Do your children think you work too much and don't spend enough time with them? If so, their perception could lead to bullying behavior, according to research by Vanderbilt University sociologist Andre Christie-Mizell.
"Our behavior is driven by our perception of our world, so if children feel they are not getting enough time and attention from parents then those feelings have to go somewhere and it appears in interaction with their peers," said Christie-Mizell, an associate professor of sociology and licensed psychologist specializing in family therapy and the treatment of children with mood and behavior disorders.
His study, published in the journal Youth & Society, looked at two questions -- "What is the relationship between the number of hours parents work and adolescent bullying behavior?" and "What is the relationship between bullying behavior and youth's perceptions of the amount of time their parents spend with them?"
What Christie-Mizell found is that it was children's perception of how much time they spent with their fathers that had the most impact on bullying behavior.
Christie-Mizell began the research thinking that mothers' work hours -- since mothers overwhelmingly are the ones to care for and monitor children -- would be more likely to have an impact on whether children exhibited bullying behavior such as being cruel to others, being disobedient at school, hanging around kids who get in trouble, having a very strong temper and not being sorry for misbehaving. However, it was when fathers worked full time or overtime and children perceived that they did not spend enough time with their fathers that bullying behavior increased.
Mothers' work hours showed modest to no effect on bullying behavior. Christie-Mizell believes this is because children perceive mothers as being more accessible because they still handle most of the responsibilities at home as caregivers and family managers.
"The findings about fathers and mothers are important because it turns what most of us think is conventional wisdom -- that mothers have the most influence on children -- on its ear. What this research shows is that while it's equally important for kids to spend time with both parents, fathers need to make an extra effort," he said.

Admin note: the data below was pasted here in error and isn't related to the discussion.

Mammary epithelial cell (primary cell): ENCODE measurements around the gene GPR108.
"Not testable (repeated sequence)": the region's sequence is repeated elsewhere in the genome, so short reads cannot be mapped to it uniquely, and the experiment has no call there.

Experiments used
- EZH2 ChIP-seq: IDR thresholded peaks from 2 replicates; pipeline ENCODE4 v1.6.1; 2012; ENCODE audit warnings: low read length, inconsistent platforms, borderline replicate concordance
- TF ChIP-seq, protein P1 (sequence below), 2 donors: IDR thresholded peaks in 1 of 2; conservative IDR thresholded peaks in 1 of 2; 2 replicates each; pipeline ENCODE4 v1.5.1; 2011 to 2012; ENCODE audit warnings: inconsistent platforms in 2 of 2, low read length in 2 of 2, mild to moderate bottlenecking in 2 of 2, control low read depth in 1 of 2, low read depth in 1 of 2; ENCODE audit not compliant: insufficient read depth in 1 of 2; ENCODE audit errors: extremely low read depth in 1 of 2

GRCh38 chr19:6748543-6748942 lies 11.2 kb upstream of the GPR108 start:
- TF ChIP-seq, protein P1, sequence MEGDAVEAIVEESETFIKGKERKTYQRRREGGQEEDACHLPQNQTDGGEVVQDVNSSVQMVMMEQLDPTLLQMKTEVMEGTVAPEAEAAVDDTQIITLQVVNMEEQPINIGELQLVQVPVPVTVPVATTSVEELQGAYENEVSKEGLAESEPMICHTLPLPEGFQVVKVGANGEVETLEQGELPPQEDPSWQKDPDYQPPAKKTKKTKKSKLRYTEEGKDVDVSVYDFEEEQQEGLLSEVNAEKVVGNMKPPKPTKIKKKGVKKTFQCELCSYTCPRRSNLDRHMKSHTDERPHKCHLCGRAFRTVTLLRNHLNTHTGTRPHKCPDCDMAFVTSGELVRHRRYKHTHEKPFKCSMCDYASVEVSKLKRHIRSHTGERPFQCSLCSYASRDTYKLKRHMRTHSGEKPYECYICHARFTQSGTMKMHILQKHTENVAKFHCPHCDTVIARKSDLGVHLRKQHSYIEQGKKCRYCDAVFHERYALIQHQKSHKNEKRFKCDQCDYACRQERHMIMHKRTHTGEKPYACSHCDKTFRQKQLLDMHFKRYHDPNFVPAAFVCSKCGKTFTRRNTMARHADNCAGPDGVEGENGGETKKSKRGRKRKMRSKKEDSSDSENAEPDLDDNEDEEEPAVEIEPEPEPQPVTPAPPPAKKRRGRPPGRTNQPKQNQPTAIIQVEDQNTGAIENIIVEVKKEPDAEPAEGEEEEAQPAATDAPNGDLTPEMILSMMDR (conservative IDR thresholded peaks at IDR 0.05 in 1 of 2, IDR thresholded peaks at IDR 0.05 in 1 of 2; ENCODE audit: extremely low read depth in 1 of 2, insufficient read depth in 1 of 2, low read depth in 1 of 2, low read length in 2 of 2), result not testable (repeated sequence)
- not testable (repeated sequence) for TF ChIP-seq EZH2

His suggestion is to set up a schedule for parent-child interaction in order to guide children's perceptions -- so, for example, a child knows that every Saturday morning he or she is going to have breakfast or play ball with Dad. Christie-Mizell says the interaction has to be purposeful so children know they will have this time, rather than the random, last-minute trip with Dad to the grocery store.
"Children need to know they have this scheduled time and it's important for fathers to try to keep to the schedule as much as possible. If fathers have to miss, then it's also important that they explain to the child why they have to miss their scheduled time and how what they are doing instead affects their family," he said.
Christie-Mizell studied the behavior and perceptions of 687 children who were 10 to 14 years old and living in two-parent homes in 2000. He measured their bullying behavior using a scale based on the Behavior Problem Index (BPI), a 28-item scale designed to assess typical childhood behavior syndromes. He also looked at their parents' work hours, with about 40 percent of the mothers and 47 percent of their spouses/partners working full-time -- on average 35 to 40 hours per week -- and 15 percent of mothers and 50 percent of their spouses/partners working overtime -- more than 40 hours per week.
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